Clashes sometimes took place between the revenue officers of the Isle of Man and the officers and crews of ships engaged in protecting the revenues of the King. The Duke of Atholl's jurisdiction in the waters of the Isle of Man extended so far, says the historian Waldron, who was a commissioner appointed by the British Government to observe what was going on in the Island, that "the master of a ship has no more to do than to, watch his opportunity of coming within the piles, and he is clear from any danger from the King's officers." " I myself," he adds, " had notice of a stately pirate that was steering her course into this harbour, and would have boarded her before she got within the piles, but for want of being able to get sufficient help;.could not execute my design. Her cargo was indico, mastic, raisins of the sun, and other very rich goods, which I had the mortification to see sold to the traders of Douglas without the least duty paid to His, Majesty."
King's officers who had chased a suspected vessel and had been too late to prevent her reaching harbour may occasionally have allowed their mortification to get the better of them, and have acted in excess of their legal rights. One such incident seems to be related in a petition from the prison in Peel Castle by three members of the crew of the Carlingford barge, of which Mr Richard Lewis was the principal officer. On the 14th July, 1752, the barge gave chase to a wherry which was running into Peel Harbour at about twelve o'clock at night. After coming to anchor in the bay, Mr Lewis ordered out a small boat, with the petitioners on board, and on coming into the harbour they found the wherry's small boat full of casks. They took this cargo out to the barge, came back to the wherry, and loaded their own small boat with tobacco and other goods. But they were stopped by Captain Murray, the searcher at Peel, and put into prison.
The Governor observed that " the committing of a depredation within any port of this Isle, being not only a breach of the law and prerogatives thereof, but also an infringement upon the rights and privileges of the Lord, deserves exemplary punishment." But as the petitioners had acted upon the orders of their superior officer, he released them on giving a bond to appear at the next Court of General Gaol Delivery.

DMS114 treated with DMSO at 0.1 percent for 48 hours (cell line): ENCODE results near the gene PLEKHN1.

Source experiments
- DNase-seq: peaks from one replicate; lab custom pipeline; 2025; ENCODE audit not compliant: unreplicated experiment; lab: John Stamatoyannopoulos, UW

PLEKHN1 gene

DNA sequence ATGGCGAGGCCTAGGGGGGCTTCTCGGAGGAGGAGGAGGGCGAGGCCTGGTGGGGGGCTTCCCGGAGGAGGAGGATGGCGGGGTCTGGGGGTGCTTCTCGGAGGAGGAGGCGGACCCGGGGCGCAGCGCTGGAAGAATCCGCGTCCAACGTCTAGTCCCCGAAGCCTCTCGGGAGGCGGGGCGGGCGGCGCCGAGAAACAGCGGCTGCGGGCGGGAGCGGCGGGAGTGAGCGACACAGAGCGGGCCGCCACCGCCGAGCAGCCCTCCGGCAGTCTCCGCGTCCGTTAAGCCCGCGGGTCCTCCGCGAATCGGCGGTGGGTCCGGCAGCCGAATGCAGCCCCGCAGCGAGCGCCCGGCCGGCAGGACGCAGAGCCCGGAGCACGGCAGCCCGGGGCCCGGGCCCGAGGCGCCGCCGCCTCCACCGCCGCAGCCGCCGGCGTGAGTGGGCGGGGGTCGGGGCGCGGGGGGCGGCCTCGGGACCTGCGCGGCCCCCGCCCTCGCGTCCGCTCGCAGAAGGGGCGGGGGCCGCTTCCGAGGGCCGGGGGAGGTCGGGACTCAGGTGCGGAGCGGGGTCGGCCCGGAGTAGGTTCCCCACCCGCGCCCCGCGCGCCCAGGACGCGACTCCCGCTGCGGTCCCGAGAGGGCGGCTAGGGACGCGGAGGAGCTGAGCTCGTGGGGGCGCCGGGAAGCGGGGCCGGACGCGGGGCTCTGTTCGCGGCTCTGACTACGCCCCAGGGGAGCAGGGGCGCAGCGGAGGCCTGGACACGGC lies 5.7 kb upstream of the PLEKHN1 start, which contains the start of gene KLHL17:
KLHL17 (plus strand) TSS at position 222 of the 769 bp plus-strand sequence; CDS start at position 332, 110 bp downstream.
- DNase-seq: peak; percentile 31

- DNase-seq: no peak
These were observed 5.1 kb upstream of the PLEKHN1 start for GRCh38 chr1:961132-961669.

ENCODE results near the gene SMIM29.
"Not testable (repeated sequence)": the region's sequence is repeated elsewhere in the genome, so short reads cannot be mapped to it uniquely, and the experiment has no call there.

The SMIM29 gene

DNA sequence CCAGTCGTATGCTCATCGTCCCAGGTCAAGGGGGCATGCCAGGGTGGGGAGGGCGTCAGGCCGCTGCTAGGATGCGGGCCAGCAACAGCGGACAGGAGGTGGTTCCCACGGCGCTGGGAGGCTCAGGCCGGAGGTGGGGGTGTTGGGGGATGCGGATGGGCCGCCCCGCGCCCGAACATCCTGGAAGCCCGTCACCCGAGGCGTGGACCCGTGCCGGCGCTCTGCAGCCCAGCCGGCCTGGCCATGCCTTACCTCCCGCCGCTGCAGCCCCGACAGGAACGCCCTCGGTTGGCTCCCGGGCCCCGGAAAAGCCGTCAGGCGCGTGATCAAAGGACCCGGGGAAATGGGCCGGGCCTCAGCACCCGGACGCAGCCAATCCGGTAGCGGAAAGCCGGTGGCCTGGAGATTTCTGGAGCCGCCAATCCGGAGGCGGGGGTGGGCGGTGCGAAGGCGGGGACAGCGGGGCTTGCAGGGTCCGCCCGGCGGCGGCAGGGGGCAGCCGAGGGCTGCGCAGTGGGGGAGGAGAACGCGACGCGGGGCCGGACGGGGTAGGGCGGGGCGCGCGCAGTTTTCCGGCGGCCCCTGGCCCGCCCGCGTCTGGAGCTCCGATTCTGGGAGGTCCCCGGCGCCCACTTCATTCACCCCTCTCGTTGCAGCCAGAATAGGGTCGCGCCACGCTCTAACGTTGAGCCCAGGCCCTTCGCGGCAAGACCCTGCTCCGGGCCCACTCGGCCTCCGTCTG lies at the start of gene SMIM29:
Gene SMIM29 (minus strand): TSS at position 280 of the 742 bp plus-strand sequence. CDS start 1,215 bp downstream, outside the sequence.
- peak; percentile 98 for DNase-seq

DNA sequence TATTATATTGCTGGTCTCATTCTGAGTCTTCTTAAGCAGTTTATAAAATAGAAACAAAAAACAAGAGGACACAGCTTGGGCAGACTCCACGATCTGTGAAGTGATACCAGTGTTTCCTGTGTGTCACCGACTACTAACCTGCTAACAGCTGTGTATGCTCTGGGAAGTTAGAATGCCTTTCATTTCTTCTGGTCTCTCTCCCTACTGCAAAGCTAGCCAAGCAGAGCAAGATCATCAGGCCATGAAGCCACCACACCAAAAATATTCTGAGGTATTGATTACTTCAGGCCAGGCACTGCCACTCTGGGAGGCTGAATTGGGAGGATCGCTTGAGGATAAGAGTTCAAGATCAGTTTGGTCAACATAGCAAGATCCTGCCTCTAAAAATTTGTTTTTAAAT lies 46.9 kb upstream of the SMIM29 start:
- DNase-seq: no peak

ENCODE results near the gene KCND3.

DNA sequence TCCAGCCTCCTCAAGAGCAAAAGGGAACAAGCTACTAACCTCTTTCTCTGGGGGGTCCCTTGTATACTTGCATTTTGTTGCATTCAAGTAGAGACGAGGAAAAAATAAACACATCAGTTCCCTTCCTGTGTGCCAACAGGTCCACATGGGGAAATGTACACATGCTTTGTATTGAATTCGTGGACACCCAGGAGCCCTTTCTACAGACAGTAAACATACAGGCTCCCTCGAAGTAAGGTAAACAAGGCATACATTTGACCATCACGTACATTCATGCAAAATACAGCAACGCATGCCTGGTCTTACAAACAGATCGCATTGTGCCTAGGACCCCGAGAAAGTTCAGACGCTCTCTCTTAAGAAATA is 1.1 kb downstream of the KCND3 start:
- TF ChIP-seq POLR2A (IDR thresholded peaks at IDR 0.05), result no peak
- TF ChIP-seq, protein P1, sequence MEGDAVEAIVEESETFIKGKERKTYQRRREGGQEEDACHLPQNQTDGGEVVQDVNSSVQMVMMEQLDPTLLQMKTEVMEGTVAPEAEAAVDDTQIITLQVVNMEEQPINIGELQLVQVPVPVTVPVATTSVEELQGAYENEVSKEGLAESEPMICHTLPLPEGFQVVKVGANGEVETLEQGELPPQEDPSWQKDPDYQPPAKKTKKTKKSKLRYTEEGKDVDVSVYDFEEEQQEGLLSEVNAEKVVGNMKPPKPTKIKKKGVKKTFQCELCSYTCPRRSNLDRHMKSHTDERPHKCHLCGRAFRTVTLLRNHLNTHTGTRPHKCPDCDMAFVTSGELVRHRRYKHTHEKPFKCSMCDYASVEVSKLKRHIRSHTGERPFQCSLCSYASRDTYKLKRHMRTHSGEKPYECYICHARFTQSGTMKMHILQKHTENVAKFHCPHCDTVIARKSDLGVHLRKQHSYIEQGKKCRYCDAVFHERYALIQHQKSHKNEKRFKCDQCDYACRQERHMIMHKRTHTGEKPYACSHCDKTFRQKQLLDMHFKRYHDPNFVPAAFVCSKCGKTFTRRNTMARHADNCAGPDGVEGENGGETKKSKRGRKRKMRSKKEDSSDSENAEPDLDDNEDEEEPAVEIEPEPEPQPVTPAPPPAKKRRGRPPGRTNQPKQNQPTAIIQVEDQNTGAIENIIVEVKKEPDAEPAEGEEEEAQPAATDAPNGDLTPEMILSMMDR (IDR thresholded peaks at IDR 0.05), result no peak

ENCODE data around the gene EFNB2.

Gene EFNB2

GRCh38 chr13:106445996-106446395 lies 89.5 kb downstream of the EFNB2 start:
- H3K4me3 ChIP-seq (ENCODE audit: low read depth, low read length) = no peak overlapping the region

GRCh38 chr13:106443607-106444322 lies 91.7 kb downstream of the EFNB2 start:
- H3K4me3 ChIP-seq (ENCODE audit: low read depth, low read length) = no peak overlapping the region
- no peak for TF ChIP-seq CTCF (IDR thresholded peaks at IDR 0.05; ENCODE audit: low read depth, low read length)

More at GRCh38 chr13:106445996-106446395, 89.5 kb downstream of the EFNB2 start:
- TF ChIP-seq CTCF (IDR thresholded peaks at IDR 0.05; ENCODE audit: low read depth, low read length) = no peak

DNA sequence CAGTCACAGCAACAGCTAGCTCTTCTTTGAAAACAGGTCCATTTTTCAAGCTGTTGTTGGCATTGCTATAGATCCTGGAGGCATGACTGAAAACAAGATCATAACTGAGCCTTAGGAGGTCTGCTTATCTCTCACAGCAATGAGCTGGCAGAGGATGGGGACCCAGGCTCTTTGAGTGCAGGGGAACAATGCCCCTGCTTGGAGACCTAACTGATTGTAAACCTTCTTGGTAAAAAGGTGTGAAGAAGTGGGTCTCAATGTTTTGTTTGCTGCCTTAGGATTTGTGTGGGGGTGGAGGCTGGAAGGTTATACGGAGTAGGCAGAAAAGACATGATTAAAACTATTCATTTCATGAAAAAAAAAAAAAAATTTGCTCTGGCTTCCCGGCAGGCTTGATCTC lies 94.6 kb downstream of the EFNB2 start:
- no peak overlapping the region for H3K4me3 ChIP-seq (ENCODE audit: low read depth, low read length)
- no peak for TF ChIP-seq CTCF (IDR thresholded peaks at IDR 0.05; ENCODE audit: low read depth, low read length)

On October 14th, 1758, Captain William Lidderdale, Commander at Peel Castle, deposed that on the longboat of one of His Majesty's tenders landing at Peel, one Charles Gordon headed a mob and seized a boat. On the Captain endeavouring to quell the riot, Gordon, with others, obstructed him, and assaulted one of His Grace's soldiers who was assisting in quelling the riot.
The valiant soldier who was assaulted, James Clarke, added that " seeing so great a mob with the said Gordon, he thought it not safe to dispute there, and so retired home."
The violence was directed against the King's officers as well as the Lord's, it will be seen. On the 21st April, 1759, Mr John Shortland, Commander of a King's cutter, wrote to the Governor complaining of the treatment his pilot had received from some young men in Douglas. "As he was coming from the playhouse in order to go on board the cruiser cutter under my command, he was almost deprived of his senses with several cutts on his head and body. I was very near being used in the same manner."
" I hope," says Captain or Lieutenant Shortland, plaintively, '" you will do me all the justice possible, as the men, I believe, had made no attempt to use any people belonging to this Island with any ill-treatment whatever. I do assure you I put in here with no intent to impress any men."